To analyze the effect of hESCs-CM on cancer cell growth, we used four cancer cell lines (Colo-320, MCF-7, MDA-MB-231 and HT29). Cells were cultured in either hESCs-CM (mTeSR1 medium collected from hESCs cultures), or control medium (mTeSR1 medium not exposed to hESCs) for 3 days with daily medium change. In control medium, all tested cell lines grew rapidly and reach almost 90% confluence by the third day of culture. In contrast, cells cultured in hESCs-CM exhibited a slower growth and failed to reach full confluence (Fig 1A and S1 Fig). This observation was confirmed when we compared cell counts following treatments. Cell growth kinetic curve showed that, as early as 48 h after the beginning of the exposure to hESCs-CM, cells grew almost 30 to 50% less when compared to those maintained in control medium. This decreased growth pattern showed an even further decrease at 72 h post-treatment (29 to 80% cell growth reduction, Fig 1A and 1B and S1 Fig). Interestingly, in the case of MDA-MB-231 cells, hESCs-CM not only dramatically inhibited their growth but also altered their morphology (Fig 1A). Immunofluorescence staining showed that hESCs-CM-treated cells down-expressed vimentin, suggesting a loss of their mesenchymal phenotype (S2 Fig). The effects of hESCs-CM on the growth of cancer cells was further analyzed by assessing cells metabolic activity (i.e Alamar blue labeling) and cell division (i.e. CFSE staining). Notably, hESCs-CM treatments decreased the metabolic activity of treated cancer cells, and their division rhythm as shown by the delay in diluting their CFSE probe load (Fig 1C and 1D). To rule-out the possibility that the effects on cell growth observed with hESCs-CM was a side effect due to either growth factors and nutrients depletion of the culture medium, or to the cytostatic effect of putative cell metabolic by-products, we cultured MDA-MB-231 and HT29 cells in human fibroblasts-derived conditioned medium (Fibro-CM). As opposed to hESCs-CM, Fibro-CM did not affect cell growth even at 3 days post-treatment, suggesting that the observed effects on cell growth were specific to hESCs-CM (Fig 1C).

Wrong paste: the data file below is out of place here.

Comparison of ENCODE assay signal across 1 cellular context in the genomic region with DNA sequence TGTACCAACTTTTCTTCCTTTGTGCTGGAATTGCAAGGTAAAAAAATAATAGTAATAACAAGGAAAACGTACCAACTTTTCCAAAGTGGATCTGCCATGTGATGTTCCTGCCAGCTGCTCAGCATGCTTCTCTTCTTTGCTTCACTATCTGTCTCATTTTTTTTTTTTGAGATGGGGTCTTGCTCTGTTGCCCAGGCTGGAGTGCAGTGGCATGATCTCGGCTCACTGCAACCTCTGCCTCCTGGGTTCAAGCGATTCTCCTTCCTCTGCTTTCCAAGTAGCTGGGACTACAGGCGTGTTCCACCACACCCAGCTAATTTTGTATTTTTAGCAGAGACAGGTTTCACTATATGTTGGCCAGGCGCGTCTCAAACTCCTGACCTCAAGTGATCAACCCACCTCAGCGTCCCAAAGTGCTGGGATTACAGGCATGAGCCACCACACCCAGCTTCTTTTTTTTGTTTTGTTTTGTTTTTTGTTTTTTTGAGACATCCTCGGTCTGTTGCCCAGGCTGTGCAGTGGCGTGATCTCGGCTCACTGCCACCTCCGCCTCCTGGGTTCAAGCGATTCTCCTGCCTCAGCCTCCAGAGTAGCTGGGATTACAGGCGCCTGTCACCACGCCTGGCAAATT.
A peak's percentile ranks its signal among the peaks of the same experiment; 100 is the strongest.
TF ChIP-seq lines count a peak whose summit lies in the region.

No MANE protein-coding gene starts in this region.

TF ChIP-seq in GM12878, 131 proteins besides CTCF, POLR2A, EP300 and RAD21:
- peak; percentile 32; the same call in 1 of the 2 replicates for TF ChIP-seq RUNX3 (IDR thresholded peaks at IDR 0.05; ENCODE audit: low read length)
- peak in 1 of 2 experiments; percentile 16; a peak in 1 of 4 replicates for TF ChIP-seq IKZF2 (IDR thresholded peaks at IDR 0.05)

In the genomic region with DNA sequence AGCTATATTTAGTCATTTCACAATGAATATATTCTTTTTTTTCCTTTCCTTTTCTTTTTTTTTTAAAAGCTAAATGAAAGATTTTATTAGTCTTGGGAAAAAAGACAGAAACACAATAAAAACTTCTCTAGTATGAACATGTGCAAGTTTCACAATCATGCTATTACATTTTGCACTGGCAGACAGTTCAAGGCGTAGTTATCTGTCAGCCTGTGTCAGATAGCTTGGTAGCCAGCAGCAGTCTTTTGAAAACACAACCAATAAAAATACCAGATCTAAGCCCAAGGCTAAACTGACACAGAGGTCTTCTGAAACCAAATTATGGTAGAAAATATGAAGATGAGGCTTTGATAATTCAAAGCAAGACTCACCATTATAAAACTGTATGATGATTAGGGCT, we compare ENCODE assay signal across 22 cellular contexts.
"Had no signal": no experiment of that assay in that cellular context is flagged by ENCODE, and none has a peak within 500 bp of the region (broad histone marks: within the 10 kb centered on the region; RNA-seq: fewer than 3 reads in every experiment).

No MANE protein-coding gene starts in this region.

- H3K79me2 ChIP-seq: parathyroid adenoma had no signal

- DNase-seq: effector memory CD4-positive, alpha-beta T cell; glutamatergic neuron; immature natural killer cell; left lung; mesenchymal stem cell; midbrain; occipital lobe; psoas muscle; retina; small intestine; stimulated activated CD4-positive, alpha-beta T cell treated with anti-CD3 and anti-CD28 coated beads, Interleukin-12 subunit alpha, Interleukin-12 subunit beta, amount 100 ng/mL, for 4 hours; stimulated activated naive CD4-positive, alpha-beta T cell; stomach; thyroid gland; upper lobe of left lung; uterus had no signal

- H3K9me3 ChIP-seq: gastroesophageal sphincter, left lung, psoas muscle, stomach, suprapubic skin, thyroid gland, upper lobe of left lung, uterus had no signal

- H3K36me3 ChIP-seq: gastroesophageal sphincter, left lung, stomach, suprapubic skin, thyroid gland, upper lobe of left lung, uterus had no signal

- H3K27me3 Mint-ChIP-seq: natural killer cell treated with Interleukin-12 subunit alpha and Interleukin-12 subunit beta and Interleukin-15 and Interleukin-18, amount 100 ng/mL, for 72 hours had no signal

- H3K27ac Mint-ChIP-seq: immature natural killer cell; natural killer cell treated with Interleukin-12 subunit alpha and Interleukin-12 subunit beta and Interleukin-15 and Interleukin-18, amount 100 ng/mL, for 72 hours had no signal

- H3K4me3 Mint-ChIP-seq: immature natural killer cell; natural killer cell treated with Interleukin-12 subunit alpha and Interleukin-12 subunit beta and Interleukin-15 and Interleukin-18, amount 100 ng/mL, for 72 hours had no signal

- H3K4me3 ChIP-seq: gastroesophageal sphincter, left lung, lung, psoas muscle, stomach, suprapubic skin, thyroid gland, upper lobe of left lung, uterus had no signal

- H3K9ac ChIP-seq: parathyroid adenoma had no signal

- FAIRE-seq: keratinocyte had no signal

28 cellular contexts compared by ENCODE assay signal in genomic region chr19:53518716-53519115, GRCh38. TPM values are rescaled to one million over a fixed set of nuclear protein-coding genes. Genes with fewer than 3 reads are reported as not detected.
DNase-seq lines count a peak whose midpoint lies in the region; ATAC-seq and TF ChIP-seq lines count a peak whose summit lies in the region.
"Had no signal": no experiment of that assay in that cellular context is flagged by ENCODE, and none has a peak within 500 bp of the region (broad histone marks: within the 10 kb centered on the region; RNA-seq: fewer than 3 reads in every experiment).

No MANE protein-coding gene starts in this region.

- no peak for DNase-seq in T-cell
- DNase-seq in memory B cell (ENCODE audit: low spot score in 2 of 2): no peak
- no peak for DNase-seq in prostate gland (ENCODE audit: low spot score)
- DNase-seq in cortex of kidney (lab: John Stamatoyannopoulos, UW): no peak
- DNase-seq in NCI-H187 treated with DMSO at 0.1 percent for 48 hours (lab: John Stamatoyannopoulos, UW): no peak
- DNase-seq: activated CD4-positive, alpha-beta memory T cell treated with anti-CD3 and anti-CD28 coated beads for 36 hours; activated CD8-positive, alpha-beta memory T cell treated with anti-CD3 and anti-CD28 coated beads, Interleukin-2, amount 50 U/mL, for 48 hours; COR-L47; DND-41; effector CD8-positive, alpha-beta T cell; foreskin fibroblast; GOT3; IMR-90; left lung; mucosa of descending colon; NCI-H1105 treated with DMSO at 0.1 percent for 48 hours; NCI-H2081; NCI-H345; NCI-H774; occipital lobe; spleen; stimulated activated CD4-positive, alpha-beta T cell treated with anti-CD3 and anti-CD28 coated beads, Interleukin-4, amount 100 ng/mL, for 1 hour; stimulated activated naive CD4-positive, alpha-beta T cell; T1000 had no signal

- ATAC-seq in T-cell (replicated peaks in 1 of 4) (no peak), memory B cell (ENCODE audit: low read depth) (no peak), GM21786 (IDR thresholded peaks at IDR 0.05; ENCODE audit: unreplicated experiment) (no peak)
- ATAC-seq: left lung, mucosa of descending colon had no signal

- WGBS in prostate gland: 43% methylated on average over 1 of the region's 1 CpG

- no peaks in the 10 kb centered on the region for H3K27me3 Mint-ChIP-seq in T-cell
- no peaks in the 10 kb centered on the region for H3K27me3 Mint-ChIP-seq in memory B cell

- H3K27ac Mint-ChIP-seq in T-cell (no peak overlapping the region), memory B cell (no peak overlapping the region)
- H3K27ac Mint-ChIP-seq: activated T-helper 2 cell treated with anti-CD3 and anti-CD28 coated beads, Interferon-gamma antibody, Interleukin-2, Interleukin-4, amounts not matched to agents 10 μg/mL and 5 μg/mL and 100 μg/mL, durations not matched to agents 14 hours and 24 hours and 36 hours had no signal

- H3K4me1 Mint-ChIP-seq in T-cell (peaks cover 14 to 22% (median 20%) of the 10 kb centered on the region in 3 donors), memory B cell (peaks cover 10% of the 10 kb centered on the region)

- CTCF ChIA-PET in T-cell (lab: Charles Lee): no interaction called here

MDA-MB231 and HT29 cells were cultured for 3 days in control medium or hESCs-CM, and cells were analyzed for their growth potential. (A) Bright field pictures of cell cultures at 3 days post-treatments. Note the significant reduction in cell density in cultures maintained in hESCs-CM. Scale bar: 50 μm. (B) 100,000 cells were plated and their number was followed for the 3 days of culture period. Values are cells counts presented as mean ± SD (n = 3 independent cultures, *P < 0.05, **P < 0.01, ***P < 0.001). (C) The metabolic activity following 2 and 3 days treatment duration. Cultures were incubated for 5 h with Alamar Blue and data acquired by spectrofluorometry. Data are presented as mean ± SD and are representative of 3 independent experiments (**P < 0.01). (D) CFSE load dilution in cultures at 3 days. Full refer to CFSE loading at the beginning of the culture period. Numbers in brackets are the percentages of fully CFSE-loaded cells (cells that did not divide yet). Data are mean ± SD (n = 3 independent experiments, P < 0.05 in MDA-MB231 cultures and P < 0.01 in HT29 cultures).